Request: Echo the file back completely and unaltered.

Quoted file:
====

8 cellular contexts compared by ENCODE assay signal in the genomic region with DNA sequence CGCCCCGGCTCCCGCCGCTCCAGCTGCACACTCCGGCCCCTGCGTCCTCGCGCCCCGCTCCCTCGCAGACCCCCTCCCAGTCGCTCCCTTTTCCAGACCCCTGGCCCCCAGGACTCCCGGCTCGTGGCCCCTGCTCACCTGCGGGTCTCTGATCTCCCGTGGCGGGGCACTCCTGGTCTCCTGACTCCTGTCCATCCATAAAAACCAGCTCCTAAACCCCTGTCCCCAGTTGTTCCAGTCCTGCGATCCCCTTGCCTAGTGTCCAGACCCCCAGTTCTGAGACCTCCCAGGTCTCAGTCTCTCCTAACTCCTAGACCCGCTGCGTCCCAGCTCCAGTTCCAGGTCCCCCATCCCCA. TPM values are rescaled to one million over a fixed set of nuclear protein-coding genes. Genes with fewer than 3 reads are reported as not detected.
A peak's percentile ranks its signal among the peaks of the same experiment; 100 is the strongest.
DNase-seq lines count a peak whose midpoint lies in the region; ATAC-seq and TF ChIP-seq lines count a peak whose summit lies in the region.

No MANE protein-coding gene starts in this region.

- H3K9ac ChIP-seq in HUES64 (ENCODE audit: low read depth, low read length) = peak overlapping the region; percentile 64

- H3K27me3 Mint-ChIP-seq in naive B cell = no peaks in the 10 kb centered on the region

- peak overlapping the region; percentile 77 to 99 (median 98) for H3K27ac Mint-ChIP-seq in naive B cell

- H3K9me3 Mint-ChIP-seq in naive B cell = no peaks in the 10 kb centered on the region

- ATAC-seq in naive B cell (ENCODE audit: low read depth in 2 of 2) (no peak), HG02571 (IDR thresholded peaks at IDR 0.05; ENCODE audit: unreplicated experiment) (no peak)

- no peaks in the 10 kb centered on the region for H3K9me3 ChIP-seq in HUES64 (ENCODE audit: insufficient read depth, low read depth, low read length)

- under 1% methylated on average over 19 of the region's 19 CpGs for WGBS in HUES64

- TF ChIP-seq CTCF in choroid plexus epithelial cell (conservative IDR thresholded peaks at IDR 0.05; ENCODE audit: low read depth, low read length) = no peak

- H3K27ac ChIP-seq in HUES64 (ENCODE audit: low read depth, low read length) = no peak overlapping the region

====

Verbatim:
8 cellular contexts compared by ENCODE assay signal in the genomic region with DNA sequence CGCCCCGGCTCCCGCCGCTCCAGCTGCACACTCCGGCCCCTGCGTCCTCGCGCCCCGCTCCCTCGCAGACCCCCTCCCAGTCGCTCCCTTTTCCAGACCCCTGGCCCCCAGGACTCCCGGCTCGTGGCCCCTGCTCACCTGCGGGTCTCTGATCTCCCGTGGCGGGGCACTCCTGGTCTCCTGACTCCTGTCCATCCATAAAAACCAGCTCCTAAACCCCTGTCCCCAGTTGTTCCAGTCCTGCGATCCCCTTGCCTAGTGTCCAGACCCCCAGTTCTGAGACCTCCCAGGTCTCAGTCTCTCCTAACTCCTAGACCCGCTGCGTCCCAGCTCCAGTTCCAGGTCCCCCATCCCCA. TPM values are rescaled to one million over a fixed set of nuclear protein-coding genes. Genes with fewer than 3 reads are reported as not detected.
A peak's percentile ranks its signal among the peaks of the same experiment; 100 is the strongest.
DNase-seq lines count a peak whose midpoint lies in the region; ATAC-seq and TF ChIP-seq lines count a peak whose summit lies in the region.

No MANE protein-coding gene starts in this region.

- H3K9ac ChIP-seq in HUES64 (ENCODE audit: low read depth, low read length) = peak overlapping the region; percentile 64

- H3K27me3 Mint-ChIP-seq in naive B cell = no peaks in the 10 kb centered on the region

- peak overlapping the region; percentile 77 to 99 (median 98) for H3K27ac Mint-ChIP-seq in naive B cell

- H3K9me3 Mint-ChIP-seq in naive B cell = no peaks in the 10 kb centered on the region

- ATAC-seq in naive B cell (ENCODE audit: low read depth in 2 of 2) (no peak), HG02571 (IDR thresholded peaks at IDR 0.05; ENCODE audit: unreplicated experiment) (no peak)

- no peaks in the 10 kb centered on the region for H3K9me3 ChIP-seq in HUES64 (ENCODE audit: insufficient read depth, low read depth, low read length)

- under 1% methylated on average over 19 of the region's 19 CpGs for WGBS in HUES64

- TF ChIP-seq CTCF in choroid plexus epithelial cell (conservative IDR thresholded peaks at IDR 0.05; ENCODE audit: low read depth, low read length) = no peak

- H3K27ac ChIP-seq in HUES64 (ENCODE audit: low read depth, low read length) = no peak overlapping the region